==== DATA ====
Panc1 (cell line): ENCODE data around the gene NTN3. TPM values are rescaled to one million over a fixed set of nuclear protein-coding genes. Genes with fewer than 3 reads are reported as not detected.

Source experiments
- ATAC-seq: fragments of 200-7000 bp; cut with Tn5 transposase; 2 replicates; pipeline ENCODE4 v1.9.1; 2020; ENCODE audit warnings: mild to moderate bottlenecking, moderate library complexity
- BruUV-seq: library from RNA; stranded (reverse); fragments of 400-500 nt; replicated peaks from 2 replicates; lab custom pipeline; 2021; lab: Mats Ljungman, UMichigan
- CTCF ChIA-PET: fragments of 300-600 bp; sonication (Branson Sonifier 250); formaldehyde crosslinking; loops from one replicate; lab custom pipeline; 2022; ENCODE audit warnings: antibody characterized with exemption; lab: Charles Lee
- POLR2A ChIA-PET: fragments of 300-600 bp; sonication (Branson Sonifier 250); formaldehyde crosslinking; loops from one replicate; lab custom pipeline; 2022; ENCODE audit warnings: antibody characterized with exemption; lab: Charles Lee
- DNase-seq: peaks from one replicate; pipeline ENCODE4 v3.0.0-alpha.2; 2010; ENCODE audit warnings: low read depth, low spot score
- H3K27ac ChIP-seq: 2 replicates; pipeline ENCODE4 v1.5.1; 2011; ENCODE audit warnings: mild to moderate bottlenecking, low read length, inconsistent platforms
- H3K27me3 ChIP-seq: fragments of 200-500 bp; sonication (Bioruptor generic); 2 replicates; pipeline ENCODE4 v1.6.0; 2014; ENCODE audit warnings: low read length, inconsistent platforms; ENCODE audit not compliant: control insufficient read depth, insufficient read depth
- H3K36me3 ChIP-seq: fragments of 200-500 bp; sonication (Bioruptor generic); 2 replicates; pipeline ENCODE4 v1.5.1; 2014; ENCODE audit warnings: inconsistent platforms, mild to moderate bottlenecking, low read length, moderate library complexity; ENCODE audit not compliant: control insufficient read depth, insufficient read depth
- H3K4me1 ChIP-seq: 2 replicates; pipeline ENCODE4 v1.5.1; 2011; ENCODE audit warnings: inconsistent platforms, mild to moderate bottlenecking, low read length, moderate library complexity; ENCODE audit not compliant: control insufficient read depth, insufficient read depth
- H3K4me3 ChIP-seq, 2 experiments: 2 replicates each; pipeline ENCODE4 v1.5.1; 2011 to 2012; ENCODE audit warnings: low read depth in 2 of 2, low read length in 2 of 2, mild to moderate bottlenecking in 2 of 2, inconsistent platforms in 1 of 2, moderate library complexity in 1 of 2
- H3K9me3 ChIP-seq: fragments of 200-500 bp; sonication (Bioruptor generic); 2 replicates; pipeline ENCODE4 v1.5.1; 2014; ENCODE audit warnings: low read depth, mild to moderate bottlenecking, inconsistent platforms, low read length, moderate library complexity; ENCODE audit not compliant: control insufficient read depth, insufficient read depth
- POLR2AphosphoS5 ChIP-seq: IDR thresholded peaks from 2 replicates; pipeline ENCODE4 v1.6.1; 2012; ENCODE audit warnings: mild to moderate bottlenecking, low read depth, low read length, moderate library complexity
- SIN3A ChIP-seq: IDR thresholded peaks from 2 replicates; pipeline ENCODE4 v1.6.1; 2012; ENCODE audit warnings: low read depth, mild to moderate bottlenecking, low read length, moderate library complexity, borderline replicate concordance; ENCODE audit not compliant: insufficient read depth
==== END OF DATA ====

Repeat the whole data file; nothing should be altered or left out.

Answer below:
Panc1 (cell line): ENCODE data around the gene NTN3. TPM values are rescaled to one million over a fixed set of nuclear protein-coding genes. Genes with fewer than 3 reads are reported as not detected.

Source experiments
- ATAC-seq: fragments of 200-7000 bp; cut with Tn5 transposase; 2 replicates; pipeline ENCODE4 v1.9.1; 2020; ENCODE audit warnings: mild to moderate bottlenecking, moderate library complexity
- BruUV-seq: library from RNA; stranded (reverse); fragments of 400-500 nt; replicated peaks from 2 replicates; lab custom pipeline; 2021; lab: Mats Ljungman, UMichigan
- CTCF ChIA-PET: fragments of 300-600 bp; sonication (Branson Sonifier 250); formaldehyde crosslinking; loops from one replicate; lab custom pipeline; 2022; ENCODE audit warnings: antibody characterized with exemption; lab: Charles Lee
- POLR2A ChIA-PET: fragments of 300-600 bp; sonication (Branson Sonifier 250); formaldehyde crosslinking; loops from one replicate; lab custom pipeline; 2022; ENCODE audit warnings: antibody characterized with exemption; lab: Charles Lee
- DNase-seq: peaks from one replicate; pipeline ENCODE4 v3.0.0-alpha.2; 2010; ENCODE audit warnings: low read depth, low spot score
- H3K27ac ChIP-seq: 2 replicates; pipeline ENCODE4 v1.5.1; 2011; ENCODE audit warnings: mild to moderate bottlenecking, low read length, inconsistent platforms
- H3K27me3 ChIP-seq: fragments of 200-500 bp; sonication (Bioruptor generic); 2 replicates; pipeline ENCODE4 v1.6.0; 2014; ENCODE audit warnings: low read length, inconsistent platforms; ENCODE audit not compliant: control insufficient read depth, insufficient read depth
- H3K36me3 ChIP-seq: fragments of 200-500 bp; sonication (Bioruptor generic); 2 replicates; pipeline ENCODE4 v1.5.1; 2014; ENCODE audit warnings: inconsistent platforms, mild to moderate bottlenecking, low read length, moderate library complexity; ENCODE audit not compliant: control insufficient read depth, insufficient read depth
- H3K4me1 ChIP-seq: 2 replicates; pipeline ENCODE4 v1.5.1; 2011; ENCODE audit warnings: inconsistent platforms, mild to moderate bottlenecking, low read length, moderate library complexity; ENCODE audit not compliant: control insufficient read depth, insufficient read depth
- H3K4me3 ChIP-seq, 2 experiments: 2 replicates each; pipeline ENCODE4 v1.5.1; 2011 to 2012; ENCODE audit warnings: low read depth in 2 of 2, low read length in 2 of 2, mild to moderate bottlenecking in 2 of 2, inconsistent platforms in 1 of 2, moderate library complexity in 1 of 2
- H3K9me3 ChIP-seq: fragments of 200-500 bp; sonication (Bioruptor generic); 2 replicates; pipeline ENCODE4 v1.5.1; 2014; ENCODE audit warnings: low read depth, mild to moderate bottlenecking, inconsistent platforms, low read length, moderate library complexity; ENCODE audit not compliant: control insufficient read depth, insufficient read depth
- POLR2AphosphoS5 ChIP-seq: IDR thresholded peaks from 2 replicates; pipeline ENCODE4 v1.6.1; 2012; ENCODE audit warnings: mild to moderate bottlenecking, low read depth, low read length, moderate library complexity
- SIN3A ChIP-seq: IDR thresholded peaks from 2 replicates; pipeline ENCODE4 v1.6.1; 2012; ENCODE audit warnings: low read depth, mild to moderate bottlenecking, low read length, moderate library complexity, borderline replicate concordance; ENCODE audit not compliant: insufficient read depth